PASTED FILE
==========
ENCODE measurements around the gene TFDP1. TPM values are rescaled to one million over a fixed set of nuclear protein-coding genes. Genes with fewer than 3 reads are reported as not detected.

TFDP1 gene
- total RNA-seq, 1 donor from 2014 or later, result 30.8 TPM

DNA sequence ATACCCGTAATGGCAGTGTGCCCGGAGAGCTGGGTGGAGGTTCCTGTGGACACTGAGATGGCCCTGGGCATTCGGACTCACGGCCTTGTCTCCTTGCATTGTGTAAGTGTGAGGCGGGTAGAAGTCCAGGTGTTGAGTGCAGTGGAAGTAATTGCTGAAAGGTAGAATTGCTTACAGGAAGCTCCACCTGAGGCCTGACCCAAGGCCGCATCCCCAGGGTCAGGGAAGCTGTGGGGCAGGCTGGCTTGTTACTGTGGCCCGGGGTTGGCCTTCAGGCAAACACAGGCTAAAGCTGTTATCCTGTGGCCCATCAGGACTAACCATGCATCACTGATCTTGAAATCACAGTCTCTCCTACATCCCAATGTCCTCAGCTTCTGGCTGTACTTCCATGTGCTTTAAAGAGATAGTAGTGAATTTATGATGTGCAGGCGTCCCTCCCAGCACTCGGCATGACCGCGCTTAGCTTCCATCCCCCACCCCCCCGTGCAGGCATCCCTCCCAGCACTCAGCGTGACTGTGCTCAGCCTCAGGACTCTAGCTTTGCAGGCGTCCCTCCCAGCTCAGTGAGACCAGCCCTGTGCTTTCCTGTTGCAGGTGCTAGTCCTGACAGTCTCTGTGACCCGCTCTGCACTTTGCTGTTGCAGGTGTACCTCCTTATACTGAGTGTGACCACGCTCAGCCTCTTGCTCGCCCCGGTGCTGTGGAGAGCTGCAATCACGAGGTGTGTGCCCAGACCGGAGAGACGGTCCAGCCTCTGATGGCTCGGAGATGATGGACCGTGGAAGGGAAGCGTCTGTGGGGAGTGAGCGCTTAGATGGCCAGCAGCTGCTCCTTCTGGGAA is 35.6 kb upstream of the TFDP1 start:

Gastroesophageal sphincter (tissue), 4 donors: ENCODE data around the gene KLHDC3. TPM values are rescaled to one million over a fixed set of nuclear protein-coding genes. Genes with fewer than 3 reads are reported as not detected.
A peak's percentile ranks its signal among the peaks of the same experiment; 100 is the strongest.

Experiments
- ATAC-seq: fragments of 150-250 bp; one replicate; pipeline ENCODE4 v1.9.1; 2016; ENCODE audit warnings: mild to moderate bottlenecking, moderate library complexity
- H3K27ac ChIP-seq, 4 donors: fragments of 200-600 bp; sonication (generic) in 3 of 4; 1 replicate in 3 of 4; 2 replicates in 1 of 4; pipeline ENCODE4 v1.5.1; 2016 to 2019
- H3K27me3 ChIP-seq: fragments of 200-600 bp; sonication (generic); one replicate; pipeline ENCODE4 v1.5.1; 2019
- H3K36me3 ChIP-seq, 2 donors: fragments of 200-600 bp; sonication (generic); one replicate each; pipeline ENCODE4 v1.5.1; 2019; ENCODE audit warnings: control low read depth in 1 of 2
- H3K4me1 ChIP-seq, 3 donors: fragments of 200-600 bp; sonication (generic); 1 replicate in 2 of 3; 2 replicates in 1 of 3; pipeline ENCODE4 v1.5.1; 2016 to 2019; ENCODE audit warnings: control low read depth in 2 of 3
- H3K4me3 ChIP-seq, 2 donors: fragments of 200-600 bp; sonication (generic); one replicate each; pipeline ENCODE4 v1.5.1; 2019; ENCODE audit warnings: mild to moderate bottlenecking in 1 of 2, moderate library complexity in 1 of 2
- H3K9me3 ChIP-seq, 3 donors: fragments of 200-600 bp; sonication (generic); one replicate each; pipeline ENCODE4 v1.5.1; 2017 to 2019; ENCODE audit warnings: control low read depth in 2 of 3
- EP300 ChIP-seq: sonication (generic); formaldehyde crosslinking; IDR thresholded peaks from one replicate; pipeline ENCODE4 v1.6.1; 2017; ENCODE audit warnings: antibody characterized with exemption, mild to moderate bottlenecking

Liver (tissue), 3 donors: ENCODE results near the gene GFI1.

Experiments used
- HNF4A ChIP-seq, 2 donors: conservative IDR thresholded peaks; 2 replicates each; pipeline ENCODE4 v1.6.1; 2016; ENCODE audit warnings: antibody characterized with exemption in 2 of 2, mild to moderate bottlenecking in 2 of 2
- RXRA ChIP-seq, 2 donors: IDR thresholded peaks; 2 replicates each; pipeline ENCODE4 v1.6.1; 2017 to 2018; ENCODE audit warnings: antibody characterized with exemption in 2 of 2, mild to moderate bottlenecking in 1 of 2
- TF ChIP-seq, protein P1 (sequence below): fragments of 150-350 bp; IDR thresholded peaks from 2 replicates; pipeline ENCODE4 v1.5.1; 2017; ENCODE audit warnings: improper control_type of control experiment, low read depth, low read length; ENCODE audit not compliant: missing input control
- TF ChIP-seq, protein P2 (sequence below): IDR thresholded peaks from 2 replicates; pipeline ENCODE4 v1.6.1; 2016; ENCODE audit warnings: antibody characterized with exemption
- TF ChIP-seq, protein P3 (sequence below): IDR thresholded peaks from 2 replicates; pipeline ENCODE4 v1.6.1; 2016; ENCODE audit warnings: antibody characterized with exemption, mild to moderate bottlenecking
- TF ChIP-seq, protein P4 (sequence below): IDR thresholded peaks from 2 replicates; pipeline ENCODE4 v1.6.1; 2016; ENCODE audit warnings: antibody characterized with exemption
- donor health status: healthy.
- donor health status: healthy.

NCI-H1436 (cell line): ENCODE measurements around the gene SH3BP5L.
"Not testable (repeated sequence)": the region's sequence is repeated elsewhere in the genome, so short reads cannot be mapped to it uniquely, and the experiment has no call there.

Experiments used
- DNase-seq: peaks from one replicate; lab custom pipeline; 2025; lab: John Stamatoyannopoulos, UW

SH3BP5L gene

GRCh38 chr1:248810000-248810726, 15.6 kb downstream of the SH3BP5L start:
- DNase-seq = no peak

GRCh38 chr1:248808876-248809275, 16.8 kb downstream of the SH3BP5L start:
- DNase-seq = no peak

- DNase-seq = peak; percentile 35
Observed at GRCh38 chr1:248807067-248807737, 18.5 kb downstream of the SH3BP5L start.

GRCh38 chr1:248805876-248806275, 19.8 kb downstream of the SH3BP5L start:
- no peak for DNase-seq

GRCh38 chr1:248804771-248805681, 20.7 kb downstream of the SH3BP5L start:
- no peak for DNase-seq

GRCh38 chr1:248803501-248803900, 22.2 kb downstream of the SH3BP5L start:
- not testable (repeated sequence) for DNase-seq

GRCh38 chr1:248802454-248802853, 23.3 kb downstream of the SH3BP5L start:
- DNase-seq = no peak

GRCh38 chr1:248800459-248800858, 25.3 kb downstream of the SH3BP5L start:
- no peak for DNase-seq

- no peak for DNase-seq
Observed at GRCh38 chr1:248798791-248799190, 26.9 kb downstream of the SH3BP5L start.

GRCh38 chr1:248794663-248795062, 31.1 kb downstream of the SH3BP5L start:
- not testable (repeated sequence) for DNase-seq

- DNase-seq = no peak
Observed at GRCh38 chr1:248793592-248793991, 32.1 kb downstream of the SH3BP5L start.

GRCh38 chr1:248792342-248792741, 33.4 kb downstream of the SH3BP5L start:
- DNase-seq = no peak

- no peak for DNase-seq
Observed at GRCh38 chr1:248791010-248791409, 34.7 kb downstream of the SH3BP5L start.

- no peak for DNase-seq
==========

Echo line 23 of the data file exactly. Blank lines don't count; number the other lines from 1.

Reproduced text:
- TF ChIP-seq, protein P4 (sequence below): IDR thresholded peaks from 2 replicates; pipeline ENCODE4 v1.6.1; 2016; ENCODE audit warnings: antibody characterized with exemption